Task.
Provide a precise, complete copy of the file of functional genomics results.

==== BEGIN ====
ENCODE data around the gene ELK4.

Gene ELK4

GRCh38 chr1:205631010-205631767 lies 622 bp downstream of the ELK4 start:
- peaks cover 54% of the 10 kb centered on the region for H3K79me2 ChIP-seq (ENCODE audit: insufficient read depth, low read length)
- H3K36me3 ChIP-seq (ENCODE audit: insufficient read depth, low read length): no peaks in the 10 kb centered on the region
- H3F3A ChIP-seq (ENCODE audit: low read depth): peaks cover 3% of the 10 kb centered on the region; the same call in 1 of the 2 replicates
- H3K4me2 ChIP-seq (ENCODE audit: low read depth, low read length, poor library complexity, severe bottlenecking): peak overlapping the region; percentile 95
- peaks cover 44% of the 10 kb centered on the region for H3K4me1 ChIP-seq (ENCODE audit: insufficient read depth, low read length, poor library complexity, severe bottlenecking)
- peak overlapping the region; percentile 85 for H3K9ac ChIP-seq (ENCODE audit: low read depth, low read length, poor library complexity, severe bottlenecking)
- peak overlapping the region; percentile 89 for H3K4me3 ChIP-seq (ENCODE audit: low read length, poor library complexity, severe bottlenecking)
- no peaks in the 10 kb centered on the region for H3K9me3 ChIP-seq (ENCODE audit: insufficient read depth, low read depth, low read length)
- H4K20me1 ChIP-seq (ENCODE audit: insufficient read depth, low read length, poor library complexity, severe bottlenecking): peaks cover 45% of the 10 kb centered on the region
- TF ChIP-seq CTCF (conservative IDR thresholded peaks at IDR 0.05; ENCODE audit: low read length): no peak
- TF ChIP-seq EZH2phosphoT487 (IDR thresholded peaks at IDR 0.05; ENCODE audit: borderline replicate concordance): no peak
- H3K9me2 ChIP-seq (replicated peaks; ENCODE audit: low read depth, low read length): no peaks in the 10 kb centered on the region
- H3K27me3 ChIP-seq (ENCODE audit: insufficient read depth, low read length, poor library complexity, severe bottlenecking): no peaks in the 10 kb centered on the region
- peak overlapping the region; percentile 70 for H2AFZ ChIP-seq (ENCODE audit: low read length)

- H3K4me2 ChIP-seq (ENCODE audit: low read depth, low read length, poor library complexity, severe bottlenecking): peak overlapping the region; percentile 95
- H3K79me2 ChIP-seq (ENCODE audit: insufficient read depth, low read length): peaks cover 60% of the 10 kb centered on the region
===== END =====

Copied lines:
ENCODE data around the gene ELK4.

Gene ELK4

GRCh38 chr1:205631010-205631767 lies 622 bp downstream of the ELK4 start:
- peaks cover 54% of the 10 kb centered on the region for H3K79me2 ChIP-seq (ENCODE audit: insufficient read depth, low read length)
- H3K36me3 ChIP-seq (ENCODE audit: insufficient read depth, low read length): no peaks in the 10 kb centered on the region
- H3F3A ChIP-seq (ENCODE audit: low read depth): peaks cover 3% of the 10 kb centered on the region; the same call in 1 of the 2 replicates
- H3K4me2 ChIP-seq (ENCODE audit: low read depth, low read length, poor library complexity, severe bottlenecking): peak overlapping the region; percentile 95
- peaks cover 44% of the 10 kb centered on the region for H3K4me1 ChIP-seq (ENCODE audit: insufficient read depth, low read length, poor library complexity, severe bottlenecking)
- peak overlapping the region; percentile 85 for H3K9ac ChIP-seq (ENCODE audit: low read depth, low read length, poor library complexity, severe bottlenecking)
- peak overlapping the region; percentile 89 for H3K4me3 ChIP-seq (ENCODE audit: low read length, poor library complexity, severe bottlenecking)
- no peaks in the 10 kb centered on the region for H3K9me3 ChIP-seq (ENCODE audit: insufficient read depth, low read depth, low read length)
- H4K20me1 ChIP-seq (ENCODE audit: insufficient read depth, low read length, poor library complexity, severe bottlenecking): peaks cover 45% of the 10 kb centered on the region
- TF ChIP-seq CTCF (conservative IDR thresholded peaks at IDR 0.05; ENCODE audit: low read length): no peak
- TF ChIP-seq EZH2phosphoT487 (IDR thresholded peaks at IDR 0.05; ENCODE audit: borderline replicate concordance): no peak
- H3K9me2 ChIP-seq (replicated peaks; ENCODE audit: low read depth, low read length): no peaks in the 10 kb centered on the region
- H3K27me3 ChIP-seq (ENCODE audit: insufficient read depth, low read length, poor library complexity, severe bottlenecking): no peaks in the 10 kb centered on the region
- peak overlapping the region; percentile 70 for H2AFZ ChIP-seq (ENCODE audit: low read length)

- H3K4me2 ChIP-seq (ENCODE audit: low read depth, low read length, poor library complexity, severe bottlenecking): peak overlapping the region; percentile 95
- H3K79me2 ChIP-seq (ENCODE audit: insufficient read depth, low read length): peaks cover 60% of the 10 kb centered on the region